07:32 GMT +3 hours26 July 2016
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Russian Official Plays Down Concerns on Future of Proton

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Russian Space Programs (128)
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A top Russian official overseeing the nation’s defense sector said Wednesday that launches of Proton rocket from Moscow-leased Baikonur cosmodrome are set to continue.

MOSCOW, December 11 (RIA Novosti) – A top Russian official overseeing the nation’s defense sector said Wednesday that launches of the Proton rocket from Moscow-leased Baikonur cosmodrome are set to continue.

Ties between Russia and Kazakhstan have been sorely tested by an explosion of the heavy-lift rocket in July that spread 600 tons of fiery toxic propellants in the vicinity of the launch site deep inside the vast Central Asian nation.

Kazakhstan has demanded $89 million in compensation for that incident, but there has been speculation Moscow is unwilling to pay that sum, raising doubts about prospects for the Proton, which is currently launched only from Baikonur.

Deputy Prime Minister Dmitry Rogozin told deputies Wednesday in the State Duma, the lower house of parliament, that he had discussed the Proton issue with President Nursultan Nazarbayev on a recent visit to Kazakhstan’s capital, Astana.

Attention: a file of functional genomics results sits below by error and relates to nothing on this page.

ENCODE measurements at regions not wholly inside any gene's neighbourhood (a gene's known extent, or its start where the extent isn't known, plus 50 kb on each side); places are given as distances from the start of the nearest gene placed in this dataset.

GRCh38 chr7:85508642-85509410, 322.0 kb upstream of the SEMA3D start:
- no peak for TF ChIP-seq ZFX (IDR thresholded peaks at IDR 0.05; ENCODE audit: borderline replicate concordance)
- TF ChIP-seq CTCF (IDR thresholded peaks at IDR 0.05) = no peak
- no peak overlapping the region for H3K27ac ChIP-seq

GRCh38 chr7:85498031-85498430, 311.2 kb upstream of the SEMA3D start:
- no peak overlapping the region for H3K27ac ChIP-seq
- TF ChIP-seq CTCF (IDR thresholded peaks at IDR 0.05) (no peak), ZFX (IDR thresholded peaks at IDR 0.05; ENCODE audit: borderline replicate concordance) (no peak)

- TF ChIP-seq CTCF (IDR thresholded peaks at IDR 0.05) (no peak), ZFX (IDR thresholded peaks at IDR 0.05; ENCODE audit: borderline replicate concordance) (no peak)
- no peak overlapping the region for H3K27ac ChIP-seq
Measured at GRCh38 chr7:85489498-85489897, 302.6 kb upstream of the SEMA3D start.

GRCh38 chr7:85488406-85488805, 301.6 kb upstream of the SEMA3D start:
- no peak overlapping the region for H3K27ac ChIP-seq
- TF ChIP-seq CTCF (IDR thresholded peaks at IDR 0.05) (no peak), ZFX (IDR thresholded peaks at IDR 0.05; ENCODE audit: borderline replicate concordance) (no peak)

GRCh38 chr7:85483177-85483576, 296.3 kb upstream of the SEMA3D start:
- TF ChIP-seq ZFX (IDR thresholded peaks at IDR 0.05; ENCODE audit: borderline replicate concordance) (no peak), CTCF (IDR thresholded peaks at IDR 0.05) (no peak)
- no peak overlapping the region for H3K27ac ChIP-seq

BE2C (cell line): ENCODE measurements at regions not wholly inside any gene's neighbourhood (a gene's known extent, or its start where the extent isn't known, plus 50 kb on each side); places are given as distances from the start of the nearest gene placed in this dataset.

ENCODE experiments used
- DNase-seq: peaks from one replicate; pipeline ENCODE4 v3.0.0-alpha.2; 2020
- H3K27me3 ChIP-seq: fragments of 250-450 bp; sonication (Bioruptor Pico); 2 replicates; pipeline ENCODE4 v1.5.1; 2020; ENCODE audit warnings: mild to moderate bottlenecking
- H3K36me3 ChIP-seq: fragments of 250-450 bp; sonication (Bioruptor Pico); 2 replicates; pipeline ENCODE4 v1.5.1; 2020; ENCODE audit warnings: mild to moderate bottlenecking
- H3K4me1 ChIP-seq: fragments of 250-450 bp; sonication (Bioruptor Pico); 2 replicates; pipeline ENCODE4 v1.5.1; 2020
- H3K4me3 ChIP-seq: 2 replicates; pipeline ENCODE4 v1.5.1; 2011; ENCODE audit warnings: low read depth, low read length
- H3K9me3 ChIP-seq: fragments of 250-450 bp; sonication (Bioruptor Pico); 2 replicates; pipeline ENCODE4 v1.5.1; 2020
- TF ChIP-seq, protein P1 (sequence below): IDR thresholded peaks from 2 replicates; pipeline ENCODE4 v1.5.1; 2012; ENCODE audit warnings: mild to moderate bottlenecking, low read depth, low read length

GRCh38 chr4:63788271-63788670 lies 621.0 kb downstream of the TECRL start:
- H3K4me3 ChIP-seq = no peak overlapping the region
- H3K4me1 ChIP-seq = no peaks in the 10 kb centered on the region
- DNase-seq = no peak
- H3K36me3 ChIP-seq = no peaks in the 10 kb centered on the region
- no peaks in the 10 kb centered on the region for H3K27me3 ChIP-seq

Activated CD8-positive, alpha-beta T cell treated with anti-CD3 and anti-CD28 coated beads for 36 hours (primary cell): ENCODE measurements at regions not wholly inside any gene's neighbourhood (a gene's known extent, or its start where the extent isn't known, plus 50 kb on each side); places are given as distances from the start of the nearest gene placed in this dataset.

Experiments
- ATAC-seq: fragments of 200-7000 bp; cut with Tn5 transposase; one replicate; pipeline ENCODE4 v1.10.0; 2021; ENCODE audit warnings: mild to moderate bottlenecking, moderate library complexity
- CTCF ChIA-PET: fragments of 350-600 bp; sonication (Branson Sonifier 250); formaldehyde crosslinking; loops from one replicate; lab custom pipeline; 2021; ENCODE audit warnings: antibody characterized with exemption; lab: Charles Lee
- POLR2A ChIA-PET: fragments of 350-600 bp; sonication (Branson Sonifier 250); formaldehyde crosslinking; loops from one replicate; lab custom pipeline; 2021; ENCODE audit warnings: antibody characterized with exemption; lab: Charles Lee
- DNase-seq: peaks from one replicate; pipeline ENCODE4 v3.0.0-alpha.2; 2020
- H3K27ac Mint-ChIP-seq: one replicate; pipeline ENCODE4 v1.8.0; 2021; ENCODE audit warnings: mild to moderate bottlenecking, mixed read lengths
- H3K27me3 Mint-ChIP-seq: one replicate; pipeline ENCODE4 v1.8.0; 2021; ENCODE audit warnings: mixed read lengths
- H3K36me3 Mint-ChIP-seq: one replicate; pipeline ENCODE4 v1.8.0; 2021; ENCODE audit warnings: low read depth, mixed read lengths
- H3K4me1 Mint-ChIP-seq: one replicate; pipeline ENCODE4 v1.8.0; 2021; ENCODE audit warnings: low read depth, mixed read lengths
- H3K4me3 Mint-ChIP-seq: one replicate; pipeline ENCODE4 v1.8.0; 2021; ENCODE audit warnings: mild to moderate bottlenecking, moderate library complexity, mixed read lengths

“In the course of things we came to a mutual understanding about resuming Proton launches from Baikonur,” Rogozin said.

The exact terms of the agreement remain unclear.

Launches of the Proton had been suspended for three months following an explosion of the Proton in July. Kazakhstan has long had reservations about the use of toxic fuels at Baikonur and insisted a cleanup be completed before launches resumed.

Russia has launched four Protons since the July disaster.

In January, the Kazakhstan’s Kazcosmos space agency threatened to pull out of a joint project with Russia to build a new launchpad at Baikonur.

The situation was resolved in February with an agreement to launch the Ukrainian-made Zenit rocket at the proposed new site, instead of the Russian Angara, as was previously planned.

The terms of the lease for Baikonur have been subject to dispute since the dissolution of the Soviet Union in 1991. Russia currently leases the facility for $115 million annually.

 

Topic:
Russian Space Programs (128)
Tags:
Baikonur space center, Proton-M, Nursultan Nazarbayev, Dmitry Rogozin, Kazakhstan
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